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Xubin Zeng, Mike Barlage, Chris Castro, and Kelly Fling

a continent and was estimated to be 70%. This view is incorrect because it was based on a simple and incorrect picture of the water cycle in which the atmospheric moisture inflow to a region, rather than the moisture convergence, is equal to runoff and hence recycled precipitation is equivalent to E ( Eltahir and Bras 1996 ). This issue has also been studied using isotope data. Isotopes of water depend on the temperature and history of the water, and the analysis of the isotope data in

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Franziska Aemisegger and Lukas Papritz

humidity and stable water isotope measurements, as well as trajectory analysis. From analyzing the observed anomalies in SLH, SST, , surface humidity gradient, and 20-m integrated water vapor associated with the respective leading atmospheric circulation variability modes in the North Atlantic and the Southern Ocean, it becomes clear that changes in regional evaporation patterns induced by cold-air advection cannot be deduced from thermodynamic steady-state considerations alone. Even though it seems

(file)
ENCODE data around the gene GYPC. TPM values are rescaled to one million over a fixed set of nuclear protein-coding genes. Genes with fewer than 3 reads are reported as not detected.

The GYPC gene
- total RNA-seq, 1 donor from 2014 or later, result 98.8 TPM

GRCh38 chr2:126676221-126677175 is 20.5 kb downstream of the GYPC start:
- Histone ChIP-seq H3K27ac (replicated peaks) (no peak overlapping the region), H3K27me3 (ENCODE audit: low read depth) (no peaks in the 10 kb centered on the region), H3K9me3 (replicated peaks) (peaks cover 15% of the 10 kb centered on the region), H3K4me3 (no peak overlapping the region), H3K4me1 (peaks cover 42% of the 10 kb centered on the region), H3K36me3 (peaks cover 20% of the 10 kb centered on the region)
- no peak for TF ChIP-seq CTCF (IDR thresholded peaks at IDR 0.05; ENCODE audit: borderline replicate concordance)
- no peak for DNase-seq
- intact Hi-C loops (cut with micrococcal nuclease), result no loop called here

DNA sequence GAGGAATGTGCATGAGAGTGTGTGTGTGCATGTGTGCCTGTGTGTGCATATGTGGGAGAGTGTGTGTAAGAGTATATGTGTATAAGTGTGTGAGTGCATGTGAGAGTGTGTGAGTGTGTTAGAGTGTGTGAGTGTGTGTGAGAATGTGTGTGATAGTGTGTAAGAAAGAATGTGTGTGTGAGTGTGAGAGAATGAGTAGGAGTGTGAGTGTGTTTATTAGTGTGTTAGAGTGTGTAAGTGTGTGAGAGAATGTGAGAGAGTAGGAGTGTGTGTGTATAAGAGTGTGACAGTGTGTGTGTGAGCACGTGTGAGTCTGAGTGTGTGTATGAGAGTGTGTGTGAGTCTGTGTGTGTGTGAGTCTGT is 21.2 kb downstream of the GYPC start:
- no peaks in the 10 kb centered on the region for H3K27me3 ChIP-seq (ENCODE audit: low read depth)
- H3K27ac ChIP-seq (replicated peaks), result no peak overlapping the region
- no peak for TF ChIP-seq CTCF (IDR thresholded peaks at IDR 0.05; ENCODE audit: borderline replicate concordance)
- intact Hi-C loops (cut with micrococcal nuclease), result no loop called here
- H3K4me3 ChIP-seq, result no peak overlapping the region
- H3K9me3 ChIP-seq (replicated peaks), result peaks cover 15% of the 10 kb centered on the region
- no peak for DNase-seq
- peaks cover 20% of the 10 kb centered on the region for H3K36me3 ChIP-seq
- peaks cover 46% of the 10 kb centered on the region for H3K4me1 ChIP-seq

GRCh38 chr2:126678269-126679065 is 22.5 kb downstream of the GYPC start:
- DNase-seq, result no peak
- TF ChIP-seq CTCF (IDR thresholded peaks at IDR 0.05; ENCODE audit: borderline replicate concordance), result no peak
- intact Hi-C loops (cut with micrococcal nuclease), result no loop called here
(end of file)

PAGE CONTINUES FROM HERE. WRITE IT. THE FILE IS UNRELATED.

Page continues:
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Alan R. Bandy, Terese L. Bandy, Otto Youngbluth, and Thomas L. Owens

ABSTRACT Instrumentation and chemical sampling and analysis procedures are described for making measurements ofatmospheric carbon disulfide in the concentration range 1-1000 pptv from tethered balloon platforms. Resultsof a study on the CS2 composition of air downwind of a saltwater marsh are reported. A method for obtainingthe necessary data for solving the budget equations for surface fluxes, chemical formation rates and chemicaldestruction rates using data acquired from tethered balloon platforms

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Jessica L. Conroy and Jonathan T. Overpeck

somewhere over the Tibetan Plateau ( Winkler and Wang 1993 ; Herzschuh 2006 ; Morrill et al. 2006 ), but this boundary is often qualitative. The most quantitative work to date on the maximum extent of monsoon influence in Tibet is based on stable isotopes of precipitation from a handful of short station records. These records indicate the monsoonal moisture boundary lies at ~35°N ( Tian et al. 2001 ). In our analysis, Tibet is part of the ICM region, an area that extends much farther north and west

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Yongjie Huang and Xiaopeng Cui

and forecasting of torrential rains, related floods, and geological hazards. There are several methods to identify moisture sources and transport paths for rainfall events, such as isotopic analysis ( Weyhenmeyer et al. 2002 ; Bonne et al. 2014 ), Eulerian methods ( Holman and Vavrus 2012 ; Sun and Wang 2013 ), and Lagrangian methods ( Gustafsson et al. 2010 ; Drumond et al. 2011a , b ). However, it is impossible for isotopic analysis methods to examine past events for which no rain samples are